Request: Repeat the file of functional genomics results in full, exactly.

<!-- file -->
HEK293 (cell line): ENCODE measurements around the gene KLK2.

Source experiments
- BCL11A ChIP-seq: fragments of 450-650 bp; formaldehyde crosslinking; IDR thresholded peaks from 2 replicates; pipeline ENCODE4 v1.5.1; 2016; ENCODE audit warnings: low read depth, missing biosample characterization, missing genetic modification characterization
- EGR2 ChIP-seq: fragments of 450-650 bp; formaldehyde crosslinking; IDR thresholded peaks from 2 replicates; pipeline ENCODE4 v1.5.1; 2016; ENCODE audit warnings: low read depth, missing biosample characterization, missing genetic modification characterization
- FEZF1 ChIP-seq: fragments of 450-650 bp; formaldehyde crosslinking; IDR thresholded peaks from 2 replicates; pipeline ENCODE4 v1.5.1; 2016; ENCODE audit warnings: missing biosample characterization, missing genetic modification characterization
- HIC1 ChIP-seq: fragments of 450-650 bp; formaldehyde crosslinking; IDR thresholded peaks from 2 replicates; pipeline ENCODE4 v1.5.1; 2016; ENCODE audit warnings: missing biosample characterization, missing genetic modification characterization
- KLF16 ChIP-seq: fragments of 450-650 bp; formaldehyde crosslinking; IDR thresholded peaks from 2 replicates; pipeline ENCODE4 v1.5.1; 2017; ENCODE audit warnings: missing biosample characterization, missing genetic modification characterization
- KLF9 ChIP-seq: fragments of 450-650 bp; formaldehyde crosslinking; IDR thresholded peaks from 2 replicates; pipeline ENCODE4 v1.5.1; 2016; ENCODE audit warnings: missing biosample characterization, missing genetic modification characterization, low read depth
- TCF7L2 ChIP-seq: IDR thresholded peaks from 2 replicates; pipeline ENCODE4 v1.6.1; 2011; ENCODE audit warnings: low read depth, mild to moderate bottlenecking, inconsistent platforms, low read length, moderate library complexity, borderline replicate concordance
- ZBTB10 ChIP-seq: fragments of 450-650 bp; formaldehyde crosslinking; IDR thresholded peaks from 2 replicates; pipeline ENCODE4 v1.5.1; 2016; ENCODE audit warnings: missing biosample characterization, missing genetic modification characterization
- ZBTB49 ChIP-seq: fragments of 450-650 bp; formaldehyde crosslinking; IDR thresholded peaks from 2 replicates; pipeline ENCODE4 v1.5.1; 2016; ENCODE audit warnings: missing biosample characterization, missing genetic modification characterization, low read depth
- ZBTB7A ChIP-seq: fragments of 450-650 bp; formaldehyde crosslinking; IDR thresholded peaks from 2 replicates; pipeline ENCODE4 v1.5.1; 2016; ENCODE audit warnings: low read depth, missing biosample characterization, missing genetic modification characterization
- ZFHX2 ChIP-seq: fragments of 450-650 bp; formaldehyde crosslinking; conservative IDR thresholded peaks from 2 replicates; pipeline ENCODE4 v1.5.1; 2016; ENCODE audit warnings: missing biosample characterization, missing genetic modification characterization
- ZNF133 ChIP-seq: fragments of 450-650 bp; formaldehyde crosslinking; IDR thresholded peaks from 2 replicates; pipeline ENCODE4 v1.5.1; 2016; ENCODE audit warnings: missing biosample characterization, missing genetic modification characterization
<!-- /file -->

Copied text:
HEK293 (cell line): ENCODE measurements around the gene KLK2.

Source experiments
- BCL11A ChIP-seq: fragments of 450-650 bp; formaldehyde crosslinking; IDR thresholded peaks from 2 replicates; pipeline ENCODE4 v1.5.1; 2016; ENCODE audit warnings: low read depth, missing biosample characterization, missing genetic modification characterization
- EGR2 ChIP-seq: fragments of 450-650 bp; formaldehyde crosslinking; IDR thresholded peaks from 2 replicates; pipeline ENCODE4 v1.5.1; 2016; ENCODE audit warnings: low read depth, missing biosample characterization, missing genetic modification characterization
- FEZF1 ChIP-seq: fragments of 450-650 bp; formaldehyde crosslinking; IDR thresholded peaks from 2 replicates; pipeline ENCODE4 v1.5.1; 2016; ENCODE audit warnings: missing biosample characterization, missing genetic modification characterization
- HIC1 ChIP-seq: fragments of 450-650 bp; formaldehyde crosslinking; IDR thresholded peaks from 2 replicates; pipeline ENCODE4 v1.5.1; 2016; ENCODE audit warnings: missing biosample characterization, missing genetic modification characterization
- KLF16 ChIP-seq: fragments of 450-650 bp; formaldehyde crosslinking; IDR thresholded peaks from 2 replicates; pipeline ENCODE4 v1.5.1; 2017; ENCODE audit warnings: missing biosample characterization, missing genetic modification characterization
- KLF9 ChIP-seq: fragments of 450-650 bp; formaldehyde crosslinking; IDR thresholded peaks from 2 replicates; pipeline ENCODE4 v1.5.1; 2016; ENCODE audit warnings: missing biosample characterization, missing genetic modification characterization, low read depth
- TCF7L2 ChIP-seq: IDR thresholded peaks from 2 replicates; pipeline ENCODE4 v1.6.1; 2011; ENCODE audit warnings: low read depth, mild to moderate bottlenecking, inconsistent platforms, low read length, moderate library complexity, borderline replicate concordance
- ZBTB10 ChIP-seq: fragments of 450-650 bp; formaldehyde crosslinking; IDR thresholded peaks from 2 replicates; pipeline ENCODE4 v1.5.1; 2016; ENCODE audit warnings: missing biosample characterization, missing genetic modification characterization
- ZBTB49 ChIP-seq: fragments of 450-650 bp; formaldehyde crosslinking; IDR thresholded peaks from 2 replicates; pipeline ENCODE4 v1.5.1; 2016; ENCODE audit warnings: missing biosample characterization, missing genetic modification characterization, low read depth
- ZBTB7A ChIP-seq: fragments of 450-650 bp; formaldehyde crosslinking; IDR thresholded peaks from 2 replicates; pipeline ENCODE4 v1.5.1; 2016; ENCODE audit warnings: low read depth, missing biosample characterization, missing genetic modification characterization
- ZFHX2 ChIP-seq: fragments of 450-650 bp; formaldehyde crosslinking; conservative IDR thresholded peaks from 2 replicates; pipeline ENCODE4 v1.5.1; 2016; ENCODE audit warnings: missing biosample characterization, missing genetic modification characterization
- ZNF133 ChIP-seq: fragments of 450-650 bp; formaldehyde crosslinking; IDR thresholded peaks from 2 replicates; pipeline ENCODE4 v1.5.1; 2016; ENCODE audit warnings: missing biosample characterization, missing genetic modification characterization